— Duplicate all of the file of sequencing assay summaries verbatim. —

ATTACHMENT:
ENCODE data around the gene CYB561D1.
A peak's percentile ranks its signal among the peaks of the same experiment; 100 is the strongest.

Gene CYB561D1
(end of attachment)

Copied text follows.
ENCODE data around the gene CYB561D1.
A peak's percentile ranks its signal among the peaks of the same experiment; 100 is the strongest.

Gene CYB561D1